#1777 | Sunday, September 8th 2002
September 11th, for me like many, started out as an ordinary day. I got up that morning and went to school. It was toward the end of my first period class that our principal came into the room with a look on his face I will never forget. It was like I could tell what he was going to say before he said it. He montioned for our World Geography teacher to come to him in the back corner of the room. As they whispered to each other the teacher got the same look on his face as I had seen on the principals. The teacher said nothing in return but instead walked to the other corner of the room to turn on the TV. At the time only the first tower had been hit. We watched in complete silence for 20 minutes before having to change classes. In the next class the teacher did not have the TV on and did not talk about the events, either she thought it would upset us or she didnt have knowledge of it. Next was lunch. Even though the lunch room was filled with 100 some teenagers, there was complete silence. An erie silence. After that I went to my Tech/Computer class. Our teacher, a former marine, was in disbelief but was very coperative in telling us of the days events. We watched CNN and saw the people running out of the buildings and around the block. I remember checking several times that day to see if I was having a nightmare -- because what I was seeing seemed like an episode of the twlight zone. The last period that day was Algebra class. As I walked into the class our teacher had his head on his desk -- I felt like doing the same. He told us that the amount of people that died that day were several times that of Pearl Harbor. It was hard to grasp all the information being put out by the teachers and media that day. It was a day I will alsways remember very vividley, and a day none of us will ever forget. God Bless America.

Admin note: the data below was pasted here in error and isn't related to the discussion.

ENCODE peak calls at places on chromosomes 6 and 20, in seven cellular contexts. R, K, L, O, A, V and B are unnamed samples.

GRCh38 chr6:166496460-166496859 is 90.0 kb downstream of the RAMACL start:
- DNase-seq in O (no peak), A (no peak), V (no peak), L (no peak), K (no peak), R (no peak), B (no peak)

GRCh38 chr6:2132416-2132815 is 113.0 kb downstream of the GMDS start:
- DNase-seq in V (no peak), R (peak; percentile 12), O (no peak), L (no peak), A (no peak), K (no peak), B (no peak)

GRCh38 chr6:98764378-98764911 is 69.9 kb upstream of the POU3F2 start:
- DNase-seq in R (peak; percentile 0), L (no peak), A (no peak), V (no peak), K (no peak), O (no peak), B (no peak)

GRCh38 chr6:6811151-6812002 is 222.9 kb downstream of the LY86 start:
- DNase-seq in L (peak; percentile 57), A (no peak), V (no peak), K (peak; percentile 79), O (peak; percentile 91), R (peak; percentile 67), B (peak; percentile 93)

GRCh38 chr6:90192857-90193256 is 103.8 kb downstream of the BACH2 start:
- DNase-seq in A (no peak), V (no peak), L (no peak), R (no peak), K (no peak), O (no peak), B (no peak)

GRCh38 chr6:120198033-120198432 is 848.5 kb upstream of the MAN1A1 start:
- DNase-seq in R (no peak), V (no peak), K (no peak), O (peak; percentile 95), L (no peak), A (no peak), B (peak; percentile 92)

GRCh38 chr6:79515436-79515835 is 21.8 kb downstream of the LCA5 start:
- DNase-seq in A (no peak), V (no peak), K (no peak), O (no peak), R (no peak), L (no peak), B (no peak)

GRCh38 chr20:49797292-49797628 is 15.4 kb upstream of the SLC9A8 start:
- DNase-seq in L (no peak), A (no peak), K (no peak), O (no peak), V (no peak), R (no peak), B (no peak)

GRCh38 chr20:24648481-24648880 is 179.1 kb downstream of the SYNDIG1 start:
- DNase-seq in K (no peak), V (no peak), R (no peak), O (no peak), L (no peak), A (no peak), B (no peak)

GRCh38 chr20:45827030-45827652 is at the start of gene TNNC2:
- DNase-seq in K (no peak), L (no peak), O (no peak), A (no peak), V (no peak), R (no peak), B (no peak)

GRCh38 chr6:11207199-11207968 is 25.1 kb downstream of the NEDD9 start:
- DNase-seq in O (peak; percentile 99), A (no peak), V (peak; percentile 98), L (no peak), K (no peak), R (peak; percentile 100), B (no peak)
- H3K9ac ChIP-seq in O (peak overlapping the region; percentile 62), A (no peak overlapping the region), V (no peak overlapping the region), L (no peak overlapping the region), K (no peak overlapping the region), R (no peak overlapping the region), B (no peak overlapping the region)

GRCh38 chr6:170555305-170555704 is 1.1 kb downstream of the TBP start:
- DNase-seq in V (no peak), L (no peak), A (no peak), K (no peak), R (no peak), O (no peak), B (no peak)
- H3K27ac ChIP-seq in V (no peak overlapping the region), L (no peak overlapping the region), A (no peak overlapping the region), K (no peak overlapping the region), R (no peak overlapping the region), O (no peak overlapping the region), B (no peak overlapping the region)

Ryan | 14 | Virginia

#1750 | Sunday, September 8th 2002
Ft. Lauderdale, Fl 8:15 a.m. packing my mother's childhood toys while trying to organize the rest of the family to prepare for a very long day ahead all the while trying to boost everyone's spirits as I have done so many times before since she was diagnosed. Today was my mother's first of many trips to the hospital to remove the cancer from her breast. 8:35 a.m. arrive at the hospital and help my mother to the receptionist area to check her in. My brother runs over to us 15 minutes later to say that a small plane has hit one the towers. Stupid pilot I thought why doesn't he watch where he's going. And then I tell my brother to leave us alone now, mom was already nervous enough. 10 minutes later we are all in the waiting room watching the 2nd plane hit the towers. My mother is now screaming for us to make sure her sisters are ok who all work in the Mahattan area. We all had phones with us to report to the family that mom's surgery was over and she was fine. Now we are all using up our battery power before she even goes in making failed attempts to call New York because everyone had the same idea as we did and all circuits proceded to be busy for hours. Still trying to raise the spirits in the room I mention that like us, the towers needed a new roof anyway... this of course was before 10 am and all we could do was sit and watch our hometown crash to the ground. My new home, as of 5 days previous to this day was 4 blocks from the Pentagon. And as I watch my new home get covered in smoke and flames all I now need to do is get hold of my pet sitter to make sure my animals are safe. Yes looking back this might have been minor in the scheme of things but it wasn't minor to me that day. Eventually the day came to end, my aunts were found and were fine (Except for some emotional scarring). My mom's surgery went as well as to be expected, a year later she is now a Cancer survivor and life goes on... but life will never be the same.
Mindy | 32 | Virginia

#1704 | Friday, September 6th 2002
As I was walking down the hall to class, I heard a few people yelling across the hall to others that something had happened to the World Trade Center. Not being able to understand what they were saying, I completely ignored the conversations. When I arrived in class, I forgot about the whole thing and started getting out the homework that was assigned to us the night before. My friend leaned over to me and asked, "Did you hear that a plane hit the World Trade Center?!" At first I thought that maybe a small plane like a Cessna had it on accident. I asked what type of plane had hit it and when she told me that it was a commercial airliner, a horrible feeling that I had never felt before permeated throughout my body.